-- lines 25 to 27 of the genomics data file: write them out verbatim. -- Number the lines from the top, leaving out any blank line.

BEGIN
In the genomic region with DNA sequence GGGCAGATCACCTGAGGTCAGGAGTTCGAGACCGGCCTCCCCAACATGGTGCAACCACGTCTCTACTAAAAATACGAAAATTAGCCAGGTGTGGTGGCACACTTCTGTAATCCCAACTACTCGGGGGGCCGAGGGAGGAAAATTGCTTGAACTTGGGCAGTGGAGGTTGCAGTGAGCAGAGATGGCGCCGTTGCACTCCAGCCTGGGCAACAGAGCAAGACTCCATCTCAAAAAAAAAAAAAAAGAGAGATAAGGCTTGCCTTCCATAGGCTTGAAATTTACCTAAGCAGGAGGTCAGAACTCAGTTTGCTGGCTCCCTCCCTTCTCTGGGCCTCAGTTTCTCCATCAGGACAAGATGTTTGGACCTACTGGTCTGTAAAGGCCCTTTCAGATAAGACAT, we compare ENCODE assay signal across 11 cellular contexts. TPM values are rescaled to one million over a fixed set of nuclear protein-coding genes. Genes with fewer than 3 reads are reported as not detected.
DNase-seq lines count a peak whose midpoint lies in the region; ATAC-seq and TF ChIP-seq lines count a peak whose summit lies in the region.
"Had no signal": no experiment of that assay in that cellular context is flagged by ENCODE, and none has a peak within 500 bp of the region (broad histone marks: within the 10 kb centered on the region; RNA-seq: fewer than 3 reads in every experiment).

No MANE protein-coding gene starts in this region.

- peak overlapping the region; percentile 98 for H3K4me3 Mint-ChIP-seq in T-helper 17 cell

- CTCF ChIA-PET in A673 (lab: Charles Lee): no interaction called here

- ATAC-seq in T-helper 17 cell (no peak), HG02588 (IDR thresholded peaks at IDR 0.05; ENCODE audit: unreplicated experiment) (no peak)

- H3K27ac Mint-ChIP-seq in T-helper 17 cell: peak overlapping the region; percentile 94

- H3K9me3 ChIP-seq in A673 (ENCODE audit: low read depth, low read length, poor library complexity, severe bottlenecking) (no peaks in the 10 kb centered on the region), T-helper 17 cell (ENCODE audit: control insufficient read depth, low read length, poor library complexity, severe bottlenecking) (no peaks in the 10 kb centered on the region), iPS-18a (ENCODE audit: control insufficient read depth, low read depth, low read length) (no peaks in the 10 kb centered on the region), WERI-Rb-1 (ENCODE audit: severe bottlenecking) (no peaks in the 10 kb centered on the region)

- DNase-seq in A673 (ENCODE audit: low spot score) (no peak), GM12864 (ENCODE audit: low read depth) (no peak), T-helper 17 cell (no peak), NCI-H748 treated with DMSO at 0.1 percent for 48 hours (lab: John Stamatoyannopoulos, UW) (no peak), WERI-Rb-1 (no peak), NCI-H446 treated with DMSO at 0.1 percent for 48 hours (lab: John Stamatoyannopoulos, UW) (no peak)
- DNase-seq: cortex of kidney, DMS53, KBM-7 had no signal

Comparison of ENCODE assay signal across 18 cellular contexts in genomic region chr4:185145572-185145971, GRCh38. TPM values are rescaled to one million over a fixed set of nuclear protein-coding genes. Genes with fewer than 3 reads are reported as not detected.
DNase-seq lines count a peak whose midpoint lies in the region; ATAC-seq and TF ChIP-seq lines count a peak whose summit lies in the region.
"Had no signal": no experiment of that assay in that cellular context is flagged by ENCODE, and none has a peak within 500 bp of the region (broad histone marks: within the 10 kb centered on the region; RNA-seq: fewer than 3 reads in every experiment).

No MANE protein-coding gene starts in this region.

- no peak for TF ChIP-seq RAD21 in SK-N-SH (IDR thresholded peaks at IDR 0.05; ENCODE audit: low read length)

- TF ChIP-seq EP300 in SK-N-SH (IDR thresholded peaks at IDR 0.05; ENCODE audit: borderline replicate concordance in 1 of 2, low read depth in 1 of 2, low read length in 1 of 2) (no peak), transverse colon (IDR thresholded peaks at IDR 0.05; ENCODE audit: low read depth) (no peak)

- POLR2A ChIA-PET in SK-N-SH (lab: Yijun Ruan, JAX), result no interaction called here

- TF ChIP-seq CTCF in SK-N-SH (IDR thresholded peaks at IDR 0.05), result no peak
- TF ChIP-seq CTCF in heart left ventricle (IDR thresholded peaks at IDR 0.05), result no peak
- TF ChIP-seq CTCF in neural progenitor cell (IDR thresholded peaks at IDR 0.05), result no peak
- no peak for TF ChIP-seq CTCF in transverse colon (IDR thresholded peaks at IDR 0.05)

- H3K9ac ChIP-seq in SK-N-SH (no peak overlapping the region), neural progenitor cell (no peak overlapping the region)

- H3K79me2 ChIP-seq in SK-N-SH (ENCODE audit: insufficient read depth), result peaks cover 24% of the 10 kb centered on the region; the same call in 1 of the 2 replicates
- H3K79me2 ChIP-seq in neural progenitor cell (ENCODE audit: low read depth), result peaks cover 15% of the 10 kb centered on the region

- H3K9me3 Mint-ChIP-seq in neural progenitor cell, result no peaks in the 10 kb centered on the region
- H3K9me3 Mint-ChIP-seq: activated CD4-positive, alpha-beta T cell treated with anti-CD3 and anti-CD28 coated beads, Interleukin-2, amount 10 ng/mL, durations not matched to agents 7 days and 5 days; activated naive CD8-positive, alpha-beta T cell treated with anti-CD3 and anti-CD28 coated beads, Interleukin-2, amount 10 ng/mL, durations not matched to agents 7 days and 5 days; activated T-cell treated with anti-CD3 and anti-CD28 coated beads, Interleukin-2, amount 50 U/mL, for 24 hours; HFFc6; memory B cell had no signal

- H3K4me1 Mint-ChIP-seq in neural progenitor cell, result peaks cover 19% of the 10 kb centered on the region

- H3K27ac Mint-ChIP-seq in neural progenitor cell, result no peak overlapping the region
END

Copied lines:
- H3K79me2 ChIP-seq in neural progenitor cell (ENCODE audit: low read depth), result peaks cover 15% of the 10 kb centered on the region

- H3K9me3 Mint-ChIP-seq in neural progenitor cell, result no peaks in the 10 kb centered on the region
- H3K9me3 Mint-ChIP-seq: activated CD4-positive, alpha-beta T cell treated with anti-CD3 and anti-CD28 coated beads, Interleukin-2, amount 10 ng/mL, durations not matched to agents 7 days and 5 days; activated naive CD8-positive, alpha-beta T cell treated with anti-CD3 and anti-CD28 coated beads, Interleukin-2, amount 10 ng/mL, durations not matched to agents 7 days and 5 days; activated T-cell treated with anti-CD3 and anti-CD28 coated beads, Interleukin-2, amount 50 U/mL, for 24 hours; HFFc6; memory B cell had no signal